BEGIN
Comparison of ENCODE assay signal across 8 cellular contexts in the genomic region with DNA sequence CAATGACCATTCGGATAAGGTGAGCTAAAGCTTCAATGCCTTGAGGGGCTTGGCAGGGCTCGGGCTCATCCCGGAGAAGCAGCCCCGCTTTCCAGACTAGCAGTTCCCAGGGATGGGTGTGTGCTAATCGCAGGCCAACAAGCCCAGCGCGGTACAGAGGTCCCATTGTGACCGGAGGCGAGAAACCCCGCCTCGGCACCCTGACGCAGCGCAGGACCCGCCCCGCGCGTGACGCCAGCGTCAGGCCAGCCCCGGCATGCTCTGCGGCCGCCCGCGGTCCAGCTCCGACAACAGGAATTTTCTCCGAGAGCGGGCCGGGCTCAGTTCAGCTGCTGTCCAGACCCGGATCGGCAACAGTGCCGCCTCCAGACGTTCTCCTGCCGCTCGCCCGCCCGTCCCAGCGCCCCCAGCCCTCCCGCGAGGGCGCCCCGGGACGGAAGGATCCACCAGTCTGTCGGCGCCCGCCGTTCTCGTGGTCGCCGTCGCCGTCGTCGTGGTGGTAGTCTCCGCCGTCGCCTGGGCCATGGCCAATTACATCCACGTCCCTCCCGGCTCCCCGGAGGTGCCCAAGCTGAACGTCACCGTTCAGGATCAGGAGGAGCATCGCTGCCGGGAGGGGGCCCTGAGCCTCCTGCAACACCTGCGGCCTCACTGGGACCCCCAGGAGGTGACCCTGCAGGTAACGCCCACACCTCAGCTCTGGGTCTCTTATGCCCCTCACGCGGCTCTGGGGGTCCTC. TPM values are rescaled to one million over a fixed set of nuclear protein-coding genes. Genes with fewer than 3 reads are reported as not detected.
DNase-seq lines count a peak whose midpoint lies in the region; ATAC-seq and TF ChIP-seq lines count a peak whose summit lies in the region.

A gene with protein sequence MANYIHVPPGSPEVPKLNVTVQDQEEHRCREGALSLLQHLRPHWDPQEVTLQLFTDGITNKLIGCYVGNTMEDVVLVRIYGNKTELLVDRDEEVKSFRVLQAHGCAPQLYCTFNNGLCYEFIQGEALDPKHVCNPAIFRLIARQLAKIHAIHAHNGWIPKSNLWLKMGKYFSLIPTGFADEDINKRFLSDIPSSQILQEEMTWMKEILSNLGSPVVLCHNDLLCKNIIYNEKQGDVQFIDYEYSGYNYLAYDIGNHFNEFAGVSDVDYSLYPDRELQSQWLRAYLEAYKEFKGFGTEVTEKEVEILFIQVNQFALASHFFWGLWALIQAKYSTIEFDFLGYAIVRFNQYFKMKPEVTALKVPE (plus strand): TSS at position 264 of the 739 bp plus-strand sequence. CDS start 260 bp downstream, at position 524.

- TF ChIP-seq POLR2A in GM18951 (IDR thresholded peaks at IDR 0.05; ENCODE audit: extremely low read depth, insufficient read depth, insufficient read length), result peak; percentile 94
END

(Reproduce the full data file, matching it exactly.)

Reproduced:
Comparison of ENCODE assay signal across 8 cellular contexts in the genomic region with DNA sequence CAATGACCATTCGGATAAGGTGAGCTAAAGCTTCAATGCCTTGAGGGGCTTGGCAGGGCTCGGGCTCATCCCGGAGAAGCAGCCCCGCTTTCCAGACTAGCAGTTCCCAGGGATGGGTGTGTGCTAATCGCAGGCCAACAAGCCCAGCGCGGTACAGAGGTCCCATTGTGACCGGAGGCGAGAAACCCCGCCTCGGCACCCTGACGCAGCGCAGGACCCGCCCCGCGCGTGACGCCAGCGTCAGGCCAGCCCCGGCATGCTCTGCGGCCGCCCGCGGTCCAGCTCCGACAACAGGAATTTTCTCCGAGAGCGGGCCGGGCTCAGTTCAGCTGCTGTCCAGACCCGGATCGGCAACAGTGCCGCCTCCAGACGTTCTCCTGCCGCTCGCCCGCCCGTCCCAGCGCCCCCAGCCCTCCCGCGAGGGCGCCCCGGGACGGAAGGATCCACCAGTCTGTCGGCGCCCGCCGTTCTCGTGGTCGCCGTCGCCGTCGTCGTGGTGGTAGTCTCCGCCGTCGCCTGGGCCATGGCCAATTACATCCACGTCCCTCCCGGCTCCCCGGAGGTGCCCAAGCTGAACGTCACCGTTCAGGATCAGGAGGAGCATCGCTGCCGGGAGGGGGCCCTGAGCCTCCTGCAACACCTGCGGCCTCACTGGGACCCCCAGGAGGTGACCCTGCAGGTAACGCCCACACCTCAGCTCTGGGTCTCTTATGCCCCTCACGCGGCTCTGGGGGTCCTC. TPM values are rescaled to one million over a fixed set of nuclear protein-coding genes. Genes with fewer than 3 reads are reported as not detected.
DNase-seq lines count a peak whose midpoint lies in the region; ATAC-seq and TF ChIP-seq lines count a peak whose summit lies in the region.

A gene with protein sequence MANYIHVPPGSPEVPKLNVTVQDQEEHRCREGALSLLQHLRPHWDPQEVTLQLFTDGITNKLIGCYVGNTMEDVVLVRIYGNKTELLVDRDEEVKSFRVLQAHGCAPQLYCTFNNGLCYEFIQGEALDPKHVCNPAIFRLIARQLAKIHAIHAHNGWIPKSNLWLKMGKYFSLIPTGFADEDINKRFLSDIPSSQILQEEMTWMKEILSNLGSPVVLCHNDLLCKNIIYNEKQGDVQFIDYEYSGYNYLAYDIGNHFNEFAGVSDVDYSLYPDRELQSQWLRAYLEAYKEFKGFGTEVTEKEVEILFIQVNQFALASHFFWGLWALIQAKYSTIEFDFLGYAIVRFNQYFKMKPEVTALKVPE (plus strand): TSS at position 264 of the 739 bp plus-strand sequence. CDS start 260 bp downstream, at position 524.

- TF ChIP-seq POLR2A in GM18951 (IDR thresholded peaks at IDR 0.05; ENCODE audit: extremely low read depth, insufficient read depth, insufficient read length), result peak; percentile 94